New research reveals gender achievement gaps among K-12 students in Florida 

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Black boys lag farther behind other students 

TAMPA, Fla. - Boys in Florida are lagging girls in achieving fundamental English Language Arts (ELA) proficiency throughout elementary and middle school in Florida – and the gap is greatest among Black boys, only 30% of whom demonstrated basic proficiency by sixth grade. Florida high school graduation data also reflect gender gaps, with girls having higher graduation rates than boys. 

That data served as the underpinning for a new research report by Helios Education Foundation and WestEd. The report includes an examination of existing student achievement data and a set of evidence-based strategies and recommendations for action based on a scan of research about the achievement gap.   

“This research brief provides key resources for policymakers, educators, and stakeholders to take informed action to close the gender-based achievement gap,” said Paul J. Luna, Helios Education Foundation president and CEO. “Helios is committed to advancing equitable educational opportunities and ensuring that every student in Florida has the chance to succeed.”  

According to the review of student achievement data, male students significantly lag female students in English Language Arts (ELA) proficiency at the elementary and middle school levels, with the differences ranging up to 10 percentage points in the 2021-2022 school year. The gaps are even wider when a student’s race is considered. For example, just 30% of Black boys in sixth grade scored proficient in the 2021-2022 ELA assessment, compared with 43% of Black girls and 67% of white girls. These achievement gaps persist across other racial and ethnic groups as well, indicating a pressing need for targeted interventions.  

“Our report underscores what we have known for some time, that too many boys and in particular Black boys, often don’t receive the support, opportunities, or encouragement they need to demonstrate proficiency on English Language Arts assessments,” said Khamia Powell, a researcher at WestEd and lead author of the report. “The strategies we outline in the report focus on how to leverage students' assets and build learning environments that not only improve student achievement, but also foster students' growth and development to reduce achievement gaps.” 

State and local schools should take steps to help boys close the gap by implementing evidence-based interventions and promising strategies to improve overall student achievement.  

The research brief identifies four evidence-based strategies that have proven effective in addressing the gender-based achievement gap: 

  • Provide academic support and classroom environments that acknowledge and accommodate the unique learning and developmental assets, differences, and needs of boys.  
  • Focus on building positive teacher-student and school-student relationships. 
  • Offer additional research-based supports that enhance boys’ learning, confidence, and opportunities to learn.  
  • Leverage student diversity as an asset to support teaching and learning. 

Recognizing that action is required at the state, local, and school levels, the research brief also outlines specific recommendations for each:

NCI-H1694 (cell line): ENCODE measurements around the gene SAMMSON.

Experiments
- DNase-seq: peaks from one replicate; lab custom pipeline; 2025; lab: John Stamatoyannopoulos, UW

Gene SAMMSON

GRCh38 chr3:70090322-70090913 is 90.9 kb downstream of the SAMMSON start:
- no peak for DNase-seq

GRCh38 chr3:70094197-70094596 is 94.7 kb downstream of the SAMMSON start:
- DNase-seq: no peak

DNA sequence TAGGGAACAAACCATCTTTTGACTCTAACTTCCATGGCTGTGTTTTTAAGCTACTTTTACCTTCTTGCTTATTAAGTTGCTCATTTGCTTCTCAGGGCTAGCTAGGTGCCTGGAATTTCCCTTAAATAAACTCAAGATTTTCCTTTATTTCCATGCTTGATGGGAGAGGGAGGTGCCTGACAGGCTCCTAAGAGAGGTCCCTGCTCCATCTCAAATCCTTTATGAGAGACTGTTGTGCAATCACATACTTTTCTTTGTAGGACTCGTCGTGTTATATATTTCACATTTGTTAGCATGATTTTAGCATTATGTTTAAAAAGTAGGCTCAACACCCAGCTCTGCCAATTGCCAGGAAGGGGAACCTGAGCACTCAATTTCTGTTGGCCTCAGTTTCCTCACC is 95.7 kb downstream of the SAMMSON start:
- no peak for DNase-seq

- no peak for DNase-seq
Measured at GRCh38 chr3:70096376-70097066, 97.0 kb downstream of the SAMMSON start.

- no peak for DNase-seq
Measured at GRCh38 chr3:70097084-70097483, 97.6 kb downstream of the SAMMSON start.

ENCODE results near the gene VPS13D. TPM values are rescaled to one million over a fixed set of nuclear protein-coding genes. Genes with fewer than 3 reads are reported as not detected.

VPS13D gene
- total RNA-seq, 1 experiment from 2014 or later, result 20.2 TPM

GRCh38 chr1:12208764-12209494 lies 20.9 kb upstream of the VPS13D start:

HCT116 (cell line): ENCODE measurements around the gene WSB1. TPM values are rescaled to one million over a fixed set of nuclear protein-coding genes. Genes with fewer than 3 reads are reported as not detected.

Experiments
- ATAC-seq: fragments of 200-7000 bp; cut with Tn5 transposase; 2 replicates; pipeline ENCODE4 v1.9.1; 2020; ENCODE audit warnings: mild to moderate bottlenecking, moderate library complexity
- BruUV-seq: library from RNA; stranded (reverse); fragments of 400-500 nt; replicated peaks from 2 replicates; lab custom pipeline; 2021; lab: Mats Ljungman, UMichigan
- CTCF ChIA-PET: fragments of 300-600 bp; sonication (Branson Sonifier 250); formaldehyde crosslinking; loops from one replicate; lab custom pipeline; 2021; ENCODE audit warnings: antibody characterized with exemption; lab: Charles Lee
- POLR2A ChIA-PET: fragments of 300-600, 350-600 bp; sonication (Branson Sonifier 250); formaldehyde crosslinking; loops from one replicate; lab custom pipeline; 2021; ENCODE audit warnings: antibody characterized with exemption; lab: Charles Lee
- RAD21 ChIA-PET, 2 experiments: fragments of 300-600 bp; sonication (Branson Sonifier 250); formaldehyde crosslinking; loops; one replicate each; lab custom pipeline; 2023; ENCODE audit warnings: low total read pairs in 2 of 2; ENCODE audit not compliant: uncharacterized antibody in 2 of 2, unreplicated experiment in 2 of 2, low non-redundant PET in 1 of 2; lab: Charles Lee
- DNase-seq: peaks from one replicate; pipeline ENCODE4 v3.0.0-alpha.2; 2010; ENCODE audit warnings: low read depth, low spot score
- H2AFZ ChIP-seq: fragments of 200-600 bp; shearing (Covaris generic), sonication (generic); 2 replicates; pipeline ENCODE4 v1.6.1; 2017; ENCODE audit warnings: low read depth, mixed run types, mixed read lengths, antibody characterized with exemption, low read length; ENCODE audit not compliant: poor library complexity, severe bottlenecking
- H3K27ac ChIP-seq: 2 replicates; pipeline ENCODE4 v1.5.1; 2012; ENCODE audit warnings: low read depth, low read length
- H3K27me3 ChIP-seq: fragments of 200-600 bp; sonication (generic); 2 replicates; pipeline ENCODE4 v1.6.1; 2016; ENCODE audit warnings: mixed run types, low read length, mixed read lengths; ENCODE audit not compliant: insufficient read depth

• State   
    • Allocate funding opportunities to support gender-based achievement initiatives. 
    • Develop policies that prioritize closing the gender-based achievement gap. 
    • Provide professional development opportunities for educators. 
    • Implement effective reporting mechanisms to track progress and outcomes. 
  •  Local  
    • Provide comprehensive teacher training programs to address gender-based achievement disparities. 
    • Showcase schools that have successfully implemented promising practices to narrow or eliminate gender-based achievement gaps in literacy. 
    • Equip educators with data tools and resources to support informed decision-making and action. 
  •  School   
    • Ensure that teachers receive the necessary support to implement effective strategies. 
    • Encourage the use of data to inform instructional practices.  
    • Prioritize the establishment of positive teacher-student relationships. 

In 2021, the Florida Legislature passed House Bill 7033, which directed the Florida Department of Education to convene a group of stakeholders — the Task Force on Closing the Achievement Gap for Boys — to examine trend data in achievement and identify evidence-based practices for Department consideration.  

The 13 members of the Task Force included parents, district and school leaders, teachers, a school psychologist, nonprofits, and members of the Florida House and Senate. The Task Force’s work culminated in a final report, with recommendations that included conducting a research study to assess the landscape of gender-based achievement practices.  

Fulfilling one of the task force’s recommendations to conduct a research study documenting trends and promising practices at the state, district, and school levels, the findings shed light on the challenges faced by male students — particularly Black males — and highlight key strategies to bridge the gap.  

Promising efforts are already underway in Florida at both the state and local levels. For example, Pinellas County Schools utilizes data to inform their Annual School Showcase Visits, which highlight schools that have effectively implemented strategies to narrow or eliminate gender-based achievement gaps in literacy.  


About WestEd

WestEd is a nonpartisan, nonprofit research, development, and service agency that partners with education and other communities throughout the United States and abroad to promote excellence, achieve equity, and improve learning for children, youth, and adults.     

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